All kinds of merchants are doing a fantastic job on mobile. Look at the smartphone experience offered by Starbucks, for example, or the way that Lululemon goes mobile first and promotes local events that get people walking into its stores. Mobile represents a challenge, but it’s also a huge opportunity.
Mobile should be more than an important component of your sales strategy — it should be your top priority. By 2016,Deloitte estimates that $689 billion in sales will be influenced by mobile, more than double the desktop e-commerce equivalent. On Black Friday 2013, mobile salessurged 43% from 2012, and this is a trend that isn’t going to slow down.
Our smartphones are the pocket PCs we take everywhere, and their influence is going to explode exponentially.Eighty-seven percent of American adults own a cell phone, and 31% own a tablet. Your potential customers are using their mobile devices at every point of the shopping experience — from initial ideas to further research to the store itself, people are using their phones for just about everything. How do you tap into this ubiquity to increase retail sales?
Change your mindset
Mobile is not a tactic to add on to your marketing strategy: It needs to inform everything you do. Nearly40% of all emails are opened on a smartphone or a tablet, and mobile accounted for more than 15% of total Web traffic in 2013. Not having a mobile strategy is like closing your store one day a week. Can you afford the loss in business?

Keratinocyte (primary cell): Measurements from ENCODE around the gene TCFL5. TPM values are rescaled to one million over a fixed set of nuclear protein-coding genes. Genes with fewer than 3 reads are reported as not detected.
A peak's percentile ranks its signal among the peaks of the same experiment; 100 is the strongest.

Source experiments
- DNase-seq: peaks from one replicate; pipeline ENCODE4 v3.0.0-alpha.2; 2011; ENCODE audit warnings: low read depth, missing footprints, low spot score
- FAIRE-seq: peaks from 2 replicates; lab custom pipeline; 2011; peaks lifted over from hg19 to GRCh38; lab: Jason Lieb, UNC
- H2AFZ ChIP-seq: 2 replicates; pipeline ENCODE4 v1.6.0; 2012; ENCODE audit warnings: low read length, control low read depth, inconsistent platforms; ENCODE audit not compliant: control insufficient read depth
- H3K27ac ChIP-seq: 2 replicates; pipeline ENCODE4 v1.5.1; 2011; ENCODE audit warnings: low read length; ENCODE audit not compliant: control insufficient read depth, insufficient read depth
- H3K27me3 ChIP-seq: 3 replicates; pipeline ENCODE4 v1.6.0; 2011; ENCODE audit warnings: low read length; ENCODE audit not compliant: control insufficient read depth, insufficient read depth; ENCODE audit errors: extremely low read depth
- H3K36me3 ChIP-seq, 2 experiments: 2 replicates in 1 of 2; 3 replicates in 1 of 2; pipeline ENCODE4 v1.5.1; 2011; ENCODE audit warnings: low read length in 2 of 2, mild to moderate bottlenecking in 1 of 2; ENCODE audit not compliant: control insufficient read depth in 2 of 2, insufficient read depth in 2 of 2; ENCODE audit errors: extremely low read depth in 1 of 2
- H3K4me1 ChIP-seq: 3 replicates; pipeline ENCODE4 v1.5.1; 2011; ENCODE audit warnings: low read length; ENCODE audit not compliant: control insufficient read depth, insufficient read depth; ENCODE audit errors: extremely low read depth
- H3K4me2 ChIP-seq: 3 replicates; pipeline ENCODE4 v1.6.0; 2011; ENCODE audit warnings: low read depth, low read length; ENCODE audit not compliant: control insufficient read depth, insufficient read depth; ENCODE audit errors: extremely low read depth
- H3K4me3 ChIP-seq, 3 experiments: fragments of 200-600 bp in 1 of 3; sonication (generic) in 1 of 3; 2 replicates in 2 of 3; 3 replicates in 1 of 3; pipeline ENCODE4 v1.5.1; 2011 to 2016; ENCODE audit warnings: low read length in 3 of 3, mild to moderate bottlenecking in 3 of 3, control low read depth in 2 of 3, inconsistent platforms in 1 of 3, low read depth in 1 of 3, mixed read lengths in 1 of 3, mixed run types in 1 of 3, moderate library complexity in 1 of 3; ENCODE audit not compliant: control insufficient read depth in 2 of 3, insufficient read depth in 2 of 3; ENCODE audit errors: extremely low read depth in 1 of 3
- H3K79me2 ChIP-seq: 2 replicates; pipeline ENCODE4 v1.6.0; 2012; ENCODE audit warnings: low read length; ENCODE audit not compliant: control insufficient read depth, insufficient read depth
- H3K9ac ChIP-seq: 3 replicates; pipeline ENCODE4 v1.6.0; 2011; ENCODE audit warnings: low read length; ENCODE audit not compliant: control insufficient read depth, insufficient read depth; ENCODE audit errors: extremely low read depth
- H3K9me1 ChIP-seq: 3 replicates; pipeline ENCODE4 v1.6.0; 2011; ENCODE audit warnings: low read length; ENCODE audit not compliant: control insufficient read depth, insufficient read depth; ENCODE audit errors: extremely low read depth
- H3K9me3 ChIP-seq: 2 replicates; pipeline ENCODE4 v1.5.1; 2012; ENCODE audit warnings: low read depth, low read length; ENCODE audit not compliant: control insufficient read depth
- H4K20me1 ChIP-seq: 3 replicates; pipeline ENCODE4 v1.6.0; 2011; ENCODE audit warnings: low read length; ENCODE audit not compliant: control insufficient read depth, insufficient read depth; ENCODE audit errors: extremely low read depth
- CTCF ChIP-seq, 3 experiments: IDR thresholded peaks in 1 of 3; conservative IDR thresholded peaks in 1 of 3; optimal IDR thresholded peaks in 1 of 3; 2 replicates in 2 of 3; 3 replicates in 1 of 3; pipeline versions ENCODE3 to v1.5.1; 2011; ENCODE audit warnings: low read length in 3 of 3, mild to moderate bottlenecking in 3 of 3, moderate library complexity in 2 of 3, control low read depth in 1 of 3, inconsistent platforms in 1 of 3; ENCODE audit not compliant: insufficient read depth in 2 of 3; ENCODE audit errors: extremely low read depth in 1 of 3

Build for mobile
According toresearch from Canalys, tablet sales will outstrip PC sales in 2014. Where does that leave your retail site if it can’t be viewed on a smaller screen? Too many businesses treat responsive Web design as an optional extra, but it should be the other way around. In the very near future, there are going to be more people viewing your store on a mobile device than on a traditional Web browser. Build the small-scale website first, and then move on to the desktop experience.
Leverage your relationships
Brands are paying you to get their stuff in front of customers and generate sales. Think about ways you can use digital marketing to drive in-store sales. From easy social media sharing buttons (e.g., Pinterest) to cross-platform campaigns (such as theDerrick Rose promotion Adidas ran on Twitter), there are plenty of opportunities to strike a deal.
Get people inside stores
It sounds obvious; in fact, it might be so obvious you’re ignoring it. How are you getting potential customers to your store once they’re on your mobile site? Think about contextual offers, links to local outlets, coupons for discounts, and other appetizers. The average e-commerce conversion rate is hovering around 4%, but chances are your in-store conversion rate is a lot higher. Get people to the point where they’re more likely to make a purchase.
Start testing the future
Even when you’re up to speed with e-commerce, social media, and mobile, don’t stop there. How can you make your stores even better? Consider in-store beacons and analytics from services like Nomi. Could in-store pickups from Amazon work for you? At the same time, don’t forget that the social experience of shopping and interacting with real human beings is a fundamental part of the attraction for many customers.
Anthony Nicalo is the CEO ofDónde, a tool for marketers that drives retail sales by connecting mobile users looking to buy with retail locations through contextual ads, coupons, and other offers.